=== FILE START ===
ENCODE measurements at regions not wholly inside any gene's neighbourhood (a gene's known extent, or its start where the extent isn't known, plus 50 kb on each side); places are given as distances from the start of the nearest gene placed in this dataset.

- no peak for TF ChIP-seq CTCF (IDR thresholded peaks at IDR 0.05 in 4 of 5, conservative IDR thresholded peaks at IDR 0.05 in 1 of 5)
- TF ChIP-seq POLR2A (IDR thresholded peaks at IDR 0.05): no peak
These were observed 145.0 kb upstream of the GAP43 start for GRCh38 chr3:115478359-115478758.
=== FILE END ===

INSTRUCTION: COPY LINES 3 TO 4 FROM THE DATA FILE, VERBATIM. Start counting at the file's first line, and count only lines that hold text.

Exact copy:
- TF ChIP-seq POLR2A (IDR thresholded peaks at IDR 0.05): no peak
These were observed 145.0 kb upstream of the GAP43 start for GRCh38 chr3:115478359-115478758.